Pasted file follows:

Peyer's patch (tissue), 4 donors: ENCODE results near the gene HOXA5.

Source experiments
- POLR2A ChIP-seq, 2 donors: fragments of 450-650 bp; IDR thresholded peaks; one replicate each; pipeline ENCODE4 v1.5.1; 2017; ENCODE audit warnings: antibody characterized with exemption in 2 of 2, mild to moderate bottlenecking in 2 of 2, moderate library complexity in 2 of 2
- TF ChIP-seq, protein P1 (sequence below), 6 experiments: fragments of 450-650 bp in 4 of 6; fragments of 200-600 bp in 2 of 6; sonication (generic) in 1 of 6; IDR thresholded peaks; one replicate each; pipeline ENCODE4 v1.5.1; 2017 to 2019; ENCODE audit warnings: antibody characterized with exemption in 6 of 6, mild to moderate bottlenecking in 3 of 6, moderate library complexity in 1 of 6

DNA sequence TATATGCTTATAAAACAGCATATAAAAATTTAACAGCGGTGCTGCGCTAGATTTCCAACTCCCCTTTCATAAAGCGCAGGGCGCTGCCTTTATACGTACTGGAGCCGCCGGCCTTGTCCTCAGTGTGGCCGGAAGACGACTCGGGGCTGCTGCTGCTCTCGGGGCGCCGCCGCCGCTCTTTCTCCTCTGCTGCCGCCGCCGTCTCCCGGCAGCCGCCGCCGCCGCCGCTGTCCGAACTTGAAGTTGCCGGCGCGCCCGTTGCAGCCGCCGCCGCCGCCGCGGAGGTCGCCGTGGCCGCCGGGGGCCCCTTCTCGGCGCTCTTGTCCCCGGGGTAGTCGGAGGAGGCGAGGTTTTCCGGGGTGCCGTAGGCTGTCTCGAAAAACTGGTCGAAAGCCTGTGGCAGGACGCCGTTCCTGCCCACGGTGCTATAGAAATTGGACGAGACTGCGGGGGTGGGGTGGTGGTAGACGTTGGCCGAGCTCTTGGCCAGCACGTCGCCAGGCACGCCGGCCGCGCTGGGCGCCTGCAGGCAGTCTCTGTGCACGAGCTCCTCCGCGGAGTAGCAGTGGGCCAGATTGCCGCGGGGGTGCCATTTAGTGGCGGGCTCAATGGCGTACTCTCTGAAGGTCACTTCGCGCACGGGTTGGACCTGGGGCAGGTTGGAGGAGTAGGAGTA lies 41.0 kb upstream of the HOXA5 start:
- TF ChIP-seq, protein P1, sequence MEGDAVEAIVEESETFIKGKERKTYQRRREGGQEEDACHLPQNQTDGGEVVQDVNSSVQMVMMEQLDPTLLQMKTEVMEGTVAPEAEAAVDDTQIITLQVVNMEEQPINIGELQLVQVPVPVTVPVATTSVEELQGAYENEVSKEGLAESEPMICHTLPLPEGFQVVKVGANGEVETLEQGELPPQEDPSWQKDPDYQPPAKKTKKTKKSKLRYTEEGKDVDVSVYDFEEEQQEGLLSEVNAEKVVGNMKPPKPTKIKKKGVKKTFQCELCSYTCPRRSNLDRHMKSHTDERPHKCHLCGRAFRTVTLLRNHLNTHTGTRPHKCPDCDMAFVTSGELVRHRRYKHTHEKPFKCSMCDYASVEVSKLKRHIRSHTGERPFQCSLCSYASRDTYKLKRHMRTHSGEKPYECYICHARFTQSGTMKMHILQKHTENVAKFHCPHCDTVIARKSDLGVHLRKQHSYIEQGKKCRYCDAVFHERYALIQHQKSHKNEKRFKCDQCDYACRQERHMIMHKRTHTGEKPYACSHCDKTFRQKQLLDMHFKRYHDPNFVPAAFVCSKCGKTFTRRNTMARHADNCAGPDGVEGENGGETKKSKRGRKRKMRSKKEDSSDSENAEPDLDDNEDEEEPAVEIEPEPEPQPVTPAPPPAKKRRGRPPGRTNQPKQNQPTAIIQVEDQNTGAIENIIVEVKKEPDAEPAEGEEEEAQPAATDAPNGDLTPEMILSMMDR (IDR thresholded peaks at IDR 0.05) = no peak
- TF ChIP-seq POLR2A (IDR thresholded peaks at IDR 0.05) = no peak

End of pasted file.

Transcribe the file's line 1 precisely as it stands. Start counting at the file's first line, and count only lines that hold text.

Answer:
Peyer's patch (tissue), 4 donors: ENCODE results near the gene HOXA5.